• Wetlands recharge groundwater supplies.
Water that collects in wetland basins percolates through the soil into the underlying aquifer, which in many areas is an essential source of drinking and irrigation water. During periods of drought, the slow discharge of groundwater into rivers, lakes, and wetlands helps maintain water levels and sustain aquatic life. The many intricate connections between groundwater, stream flows, and lake and reservoir levels make wetlands an essential part of the hydrologic cycle. In effect, there is no such thing as an "isolated wetland," as all wetlands are connected via the water cycle, which functions both above and below ground.
• Wetlands need your help!
The United States has lost more than half of its historical wetlands, and in many high-priority waterfowl conservation areas the losses have been even greater. Iowa, which once had 4 million to 6 million acres of prairie potholes, shallow lakes, and other highly productive wetlands, has lost more than 90 percent of its original wetland habitat. Similar losses have occurred in other midwestern states and California. As a result, breeding waterfowl populations in these areas have been significantly reduced from historical levels.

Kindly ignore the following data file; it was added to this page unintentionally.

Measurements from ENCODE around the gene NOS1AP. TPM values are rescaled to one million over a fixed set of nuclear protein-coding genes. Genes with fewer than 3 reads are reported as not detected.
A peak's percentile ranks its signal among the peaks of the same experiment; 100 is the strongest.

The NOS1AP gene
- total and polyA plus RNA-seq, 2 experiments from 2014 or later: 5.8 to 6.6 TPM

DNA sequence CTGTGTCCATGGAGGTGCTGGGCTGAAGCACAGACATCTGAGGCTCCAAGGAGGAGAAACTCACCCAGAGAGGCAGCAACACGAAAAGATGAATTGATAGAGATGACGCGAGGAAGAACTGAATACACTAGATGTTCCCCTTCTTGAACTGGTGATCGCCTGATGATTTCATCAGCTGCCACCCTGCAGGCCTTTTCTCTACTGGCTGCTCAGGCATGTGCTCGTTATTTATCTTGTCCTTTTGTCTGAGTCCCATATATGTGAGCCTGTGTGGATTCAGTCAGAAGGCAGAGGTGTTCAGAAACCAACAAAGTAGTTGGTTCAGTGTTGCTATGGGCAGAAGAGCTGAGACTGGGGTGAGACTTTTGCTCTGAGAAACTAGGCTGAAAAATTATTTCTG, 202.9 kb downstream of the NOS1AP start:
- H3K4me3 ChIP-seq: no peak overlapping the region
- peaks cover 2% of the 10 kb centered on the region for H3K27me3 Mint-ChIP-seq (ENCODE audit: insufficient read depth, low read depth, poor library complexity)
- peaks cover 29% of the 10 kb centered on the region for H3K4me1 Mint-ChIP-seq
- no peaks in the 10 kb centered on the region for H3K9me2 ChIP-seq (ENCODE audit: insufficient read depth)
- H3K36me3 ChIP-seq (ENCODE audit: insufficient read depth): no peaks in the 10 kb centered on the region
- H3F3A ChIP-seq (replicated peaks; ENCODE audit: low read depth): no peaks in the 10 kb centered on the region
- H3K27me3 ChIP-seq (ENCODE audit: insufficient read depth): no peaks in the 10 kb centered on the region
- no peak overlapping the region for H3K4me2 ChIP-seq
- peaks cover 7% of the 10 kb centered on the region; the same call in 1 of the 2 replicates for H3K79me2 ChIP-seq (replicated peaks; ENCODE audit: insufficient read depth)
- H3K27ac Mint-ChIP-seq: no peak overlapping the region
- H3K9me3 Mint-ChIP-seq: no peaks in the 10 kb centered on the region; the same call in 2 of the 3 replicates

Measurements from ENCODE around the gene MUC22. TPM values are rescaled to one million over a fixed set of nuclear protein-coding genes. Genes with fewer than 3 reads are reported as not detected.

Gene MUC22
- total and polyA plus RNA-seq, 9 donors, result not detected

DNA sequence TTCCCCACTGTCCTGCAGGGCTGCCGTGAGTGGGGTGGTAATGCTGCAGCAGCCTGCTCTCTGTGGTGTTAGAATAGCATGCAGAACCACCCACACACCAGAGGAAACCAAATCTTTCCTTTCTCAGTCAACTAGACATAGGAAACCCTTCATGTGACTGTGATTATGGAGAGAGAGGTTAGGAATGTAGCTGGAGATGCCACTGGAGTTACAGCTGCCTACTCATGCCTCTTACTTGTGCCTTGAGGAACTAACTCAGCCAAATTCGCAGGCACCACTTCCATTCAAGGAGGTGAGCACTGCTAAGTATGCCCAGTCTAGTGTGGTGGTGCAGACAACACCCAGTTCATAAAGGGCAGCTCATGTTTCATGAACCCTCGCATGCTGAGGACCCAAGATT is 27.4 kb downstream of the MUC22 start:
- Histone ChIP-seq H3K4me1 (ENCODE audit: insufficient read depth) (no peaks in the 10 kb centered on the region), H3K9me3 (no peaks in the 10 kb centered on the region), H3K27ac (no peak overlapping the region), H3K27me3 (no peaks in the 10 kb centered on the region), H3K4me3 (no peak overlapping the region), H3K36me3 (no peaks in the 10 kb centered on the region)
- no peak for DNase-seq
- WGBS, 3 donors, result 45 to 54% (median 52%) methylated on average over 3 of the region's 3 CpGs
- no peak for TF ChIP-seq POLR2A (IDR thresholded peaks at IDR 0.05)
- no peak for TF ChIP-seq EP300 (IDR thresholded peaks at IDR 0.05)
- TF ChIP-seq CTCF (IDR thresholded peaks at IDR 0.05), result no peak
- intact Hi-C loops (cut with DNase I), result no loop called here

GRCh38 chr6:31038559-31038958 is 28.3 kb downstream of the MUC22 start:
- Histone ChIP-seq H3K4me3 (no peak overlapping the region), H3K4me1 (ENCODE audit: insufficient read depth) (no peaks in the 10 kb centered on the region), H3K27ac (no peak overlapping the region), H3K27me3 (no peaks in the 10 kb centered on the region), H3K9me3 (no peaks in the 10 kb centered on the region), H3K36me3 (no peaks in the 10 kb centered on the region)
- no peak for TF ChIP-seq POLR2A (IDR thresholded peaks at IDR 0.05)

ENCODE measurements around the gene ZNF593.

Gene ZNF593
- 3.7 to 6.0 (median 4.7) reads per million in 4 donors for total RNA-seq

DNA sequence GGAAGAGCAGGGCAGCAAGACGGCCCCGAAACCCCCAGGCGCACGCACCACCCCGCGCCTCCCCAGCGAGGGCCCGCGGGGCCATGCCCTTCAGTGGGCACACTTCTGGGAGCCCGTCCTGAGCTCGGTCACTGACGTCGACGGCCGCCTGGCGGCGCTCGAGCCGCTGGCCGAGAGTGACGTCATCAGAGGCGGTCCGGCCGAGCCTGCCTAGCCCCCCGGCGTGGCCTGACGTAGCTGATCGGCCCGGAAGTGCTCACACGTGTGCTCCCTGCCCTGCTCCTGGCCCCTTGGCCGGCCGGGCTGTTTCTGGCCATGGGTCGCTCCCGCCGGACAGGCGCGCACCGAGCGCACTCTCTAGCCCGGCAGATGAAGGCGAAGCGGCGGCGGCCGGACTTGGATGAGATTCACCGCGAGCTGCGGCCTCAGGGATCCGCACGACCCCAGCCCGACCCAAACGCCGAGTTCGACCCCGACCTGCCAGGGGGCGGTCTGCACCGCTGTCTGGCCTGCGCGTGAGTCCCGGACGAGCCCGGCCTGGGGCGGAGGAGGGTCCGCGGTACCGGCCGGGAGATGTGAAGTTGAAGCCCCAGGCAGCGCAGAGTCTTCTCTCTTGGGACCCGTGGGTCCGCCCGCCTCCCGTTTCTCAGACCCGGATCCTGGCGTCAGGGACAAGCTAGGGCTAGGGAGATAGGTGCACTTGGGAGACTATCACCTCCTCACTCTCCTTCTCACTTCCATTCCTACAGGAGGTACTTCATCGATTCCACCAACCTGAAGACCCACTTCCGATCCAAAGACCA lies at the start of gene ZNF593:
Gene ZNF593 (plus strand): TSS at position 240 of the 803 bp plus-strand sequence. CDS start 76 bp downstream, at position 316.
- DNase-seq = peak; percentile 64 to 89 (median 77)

With high commodity prices, inexpensive new drainage equipment and techniques, and hardier crop varieties, wetlands in the heart of the Prairie Pothole Region and in other key waterfowl-producing areas are in grave peril. It is crucial that Ducks Unlimited members and other supporters inform and educate their elected officials of the importance of wetlands conservation. Nature has provided us with a valuable multi-tool that serves people and wildlife in so many ways. Let's continue working together to ensure that wetlands—and the many benefits they provide—remain abundant today, tomorrow, and forever.
Gildo Tori is director of public policy at DU's Great Lakes/Atlantic Regional Office in Ann Arbor, Michigan.
Big Value in Wetlands After centuries of being taken for granted, the economic value of wetlands is finally being recognized. For example, we know that the loss of wetlands comes at a real cost to society. Fish and wildlife populations decline, reducing commercial and sport harvests and income generated by hunting, fishing, and other wildlife-associated recreation. Water quality is degraded, increasing water-treatment costs for local municipalities. In coastal areas and river floodplains, insurance premiums rise because of more frequent flooding and storm damage. And the depletion of aquifers increases the cost of irrigating crops.
Researchers have recently examined the ecological goods and services provided by wetlands in specific areas and attempted to place a monetary value on them. A recent study on Michigan's Saginaw Bay estimated that the area's coastal wetlands and the ecological goods and services that they provide have a value of $10,573 per acre. Another, broader study estimated the value of these same habitats at $6,100 per acre. Any way you look at it, wetlands provide a host of ecological goods and services that have real economic value. Best of all, these wetland benefits can be enjoyed at little or no cost. These days, that's quite a bargain.